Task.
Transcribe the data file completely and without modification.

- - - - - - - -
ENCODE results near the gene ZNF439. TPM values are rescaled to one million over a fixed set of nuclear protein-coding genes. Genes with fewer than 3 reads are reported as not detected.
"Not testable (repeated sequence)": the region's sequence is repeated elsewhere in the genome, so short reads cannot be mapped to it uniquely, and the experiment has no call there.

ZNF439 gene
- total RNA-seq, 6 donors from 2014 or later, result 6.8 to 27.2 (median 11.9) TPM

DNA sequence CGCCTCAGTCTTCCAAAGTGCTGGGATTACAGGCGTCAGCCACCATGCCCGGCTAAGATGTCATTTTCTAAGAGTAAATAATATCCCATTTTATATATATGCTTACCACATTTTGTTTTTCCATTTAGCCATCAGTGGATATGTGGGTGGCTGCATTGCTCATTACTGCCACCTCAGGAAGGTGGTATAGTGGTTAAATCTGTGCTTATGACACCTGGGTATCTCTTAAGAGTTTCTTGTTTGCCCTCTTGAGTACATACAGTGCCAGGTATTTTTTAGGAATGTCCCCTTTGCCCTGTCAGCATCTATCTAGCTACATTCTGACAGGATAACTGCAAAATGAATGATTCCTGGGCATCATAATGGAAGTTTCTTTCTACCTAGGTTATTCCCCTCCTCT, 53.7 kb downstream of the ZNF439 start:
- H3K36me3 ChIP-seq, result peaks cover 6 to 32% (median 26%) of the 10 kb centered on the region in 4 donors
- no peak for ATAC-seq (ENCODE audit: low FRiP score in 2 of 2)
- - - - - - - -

ENCODE results near the gene ZNF439. TPM values are rescaled to one million over a fixed set of nuclear protein-coding genes. Genes with fewer than 3 reads are reported as not detected.
"Not testable (repeated sequence)": the region's sequence is repeated elsewhere in the genome, so short reads cannot be mapped to it uniquely, and the experiment has no call there.

ZNF439 gene
- total RNA-seq, 6 donors from 2014 or later, result 6.8 to 27.2 (median 11.9) TPM

DNA sequence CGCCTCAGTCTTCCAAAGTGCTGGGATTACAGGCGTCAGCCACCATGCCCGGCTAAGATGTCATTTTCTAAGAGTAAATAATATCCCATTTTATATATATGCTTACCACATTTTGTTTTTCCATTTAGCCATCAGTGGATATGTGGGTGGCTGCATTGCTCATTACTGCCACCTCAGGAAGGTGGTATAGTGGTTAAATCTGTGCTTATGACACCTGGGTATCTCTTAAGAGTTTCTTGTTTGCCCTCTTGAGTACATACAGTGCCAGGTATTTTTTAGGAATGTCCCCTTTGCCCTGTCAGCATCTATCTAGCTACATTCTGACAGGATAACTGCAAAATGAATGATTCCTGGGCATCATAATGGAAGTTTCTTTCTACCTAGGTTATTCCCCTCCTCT, 53.7 kb downstream of the ZNF439 start:
- H3K36me3 ChIP-seq, result peaks cover 6 to 32% (median 26%) of the 10 kb centered on the region in 4 donors
- no peak for ATAC-seq (ENCODE audit: low FRiP score in 2 of 2)